Miami (October 31, 2019) - The Inter-American Press Association (IAPA) strongly condemned the proliferation of attacks and restrictions against journalists and the media in Bolivia and demanded the government of President Evo Morales who, despite the climate of political polarization, guarantee the right to information.
The National Press Association of Bolivia (ANP) documented, up to Wednesday, 15 cases of direct attacks against journalists after the general elections of October 20.
"We urge President Morales to avoid further deterioration of democracy in Bolivia by respecting the free exercise of journalism at a time when citizens need more objective information that can contribute to overcoming the crisis," said the president of the IAPA, Christopher Barnes, director of The Gleaner newspaper in Kingston, Jamaica.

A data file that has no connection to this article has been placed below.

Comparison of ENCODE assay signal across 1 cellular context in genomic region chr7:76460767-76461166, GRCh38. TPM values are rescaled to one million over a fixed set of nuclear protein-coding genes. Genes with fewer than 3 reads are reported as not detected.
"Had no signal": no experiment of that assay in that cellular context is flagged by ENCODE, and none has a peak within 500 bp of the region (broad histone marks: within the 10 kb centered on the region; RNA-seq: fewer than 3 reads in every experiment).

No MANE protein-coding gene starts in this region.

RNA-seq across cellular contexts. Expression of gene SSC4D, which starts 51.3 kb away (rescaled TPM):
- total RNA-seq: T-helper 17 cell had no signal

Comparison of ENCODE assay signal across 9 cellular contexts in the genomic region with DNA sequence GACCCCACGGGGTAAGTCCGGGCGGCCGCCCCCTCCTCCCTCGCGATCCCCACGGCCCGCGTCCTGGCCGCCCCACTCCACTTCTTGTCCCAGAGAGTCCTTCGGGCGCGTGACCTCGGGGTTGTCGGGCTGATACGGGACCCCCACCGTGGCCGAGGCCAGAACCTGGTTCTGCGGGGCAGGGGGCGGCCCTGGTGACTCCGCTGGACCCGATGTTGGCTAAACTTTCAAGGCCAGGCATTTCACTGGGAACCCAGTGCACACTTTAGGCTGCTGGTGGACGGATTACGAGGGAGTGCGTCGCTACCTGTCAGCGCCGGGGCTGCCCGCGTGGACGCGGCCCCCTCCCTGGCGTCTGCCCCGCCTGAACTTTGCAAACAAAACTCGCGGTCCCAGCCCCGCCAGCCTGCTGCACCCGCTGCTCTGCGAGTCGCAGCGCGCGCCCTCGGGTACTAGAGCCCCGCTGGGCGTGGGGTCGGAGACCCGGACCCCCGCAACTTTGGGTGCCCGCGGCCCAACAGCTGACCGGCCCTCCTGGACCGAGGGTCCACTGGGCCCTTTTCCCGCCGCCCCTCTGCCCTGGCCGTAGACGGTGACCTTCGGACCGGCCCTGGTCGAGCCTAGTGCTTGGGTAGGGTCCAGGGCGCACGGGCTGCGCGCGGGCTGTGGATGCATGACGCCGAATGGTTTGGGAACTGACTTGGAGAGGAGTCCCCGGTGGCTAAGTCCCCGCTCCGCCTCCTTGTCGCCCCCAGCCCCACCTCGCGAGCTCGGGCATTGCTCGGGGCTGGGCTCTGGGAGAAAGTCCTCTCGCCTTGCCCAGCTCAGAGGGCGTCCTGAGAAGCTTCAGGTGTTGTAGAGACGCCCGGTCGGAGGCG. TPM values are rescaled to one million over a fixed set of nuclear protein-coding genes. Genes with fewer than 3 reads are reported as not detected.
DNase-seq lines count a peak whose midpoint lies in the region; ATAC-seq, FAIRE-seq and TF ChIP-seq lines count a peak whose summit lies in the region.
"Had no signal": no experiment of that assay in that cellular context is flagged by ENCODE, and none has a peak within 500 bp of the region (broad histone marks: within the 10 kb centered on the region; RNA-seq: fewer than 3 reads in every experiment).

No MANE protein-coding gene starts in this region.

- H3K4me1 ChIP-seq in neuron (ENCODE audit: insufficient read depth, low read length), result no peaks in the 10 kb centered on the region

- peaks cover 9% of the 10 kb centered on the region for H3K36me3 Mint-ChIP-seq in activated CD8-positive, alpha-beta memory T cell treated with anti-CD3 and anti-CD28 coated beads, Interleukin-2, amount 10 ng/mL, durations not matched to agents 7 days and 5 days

Several journalists have suffered threats, physical aggression and harassment. Many of them were injured or threatened for spreading information related to the alleged electoral fraud. Cyber-attacks were also recorded and in many cases the media were prevented from publishing on social media.
The president of the IAPA Press Freedom and Information Committee, Roberto Rock, expressed his support for Bolivian journalism. "We strongly condemn threats, intimidation and stigmatization against the press, violence that only seeks to generate self-censorship and eradicate criticism."
The Ombudsman, Nadia Cruz, on Monday called on the State and the police to ensure the physical integrity of reporters during journalistic coverage and asked the media not to expose their workers "to high risk situations".
Trade union groups related to the ruling party have intervened against the press, as in the case of transporters who attacked a group of reporters on Wednesday in the city of Cochabamba and the miners who detonate dynamite in the demonstrations putting public safety and journalists at risk in the exercise of his work.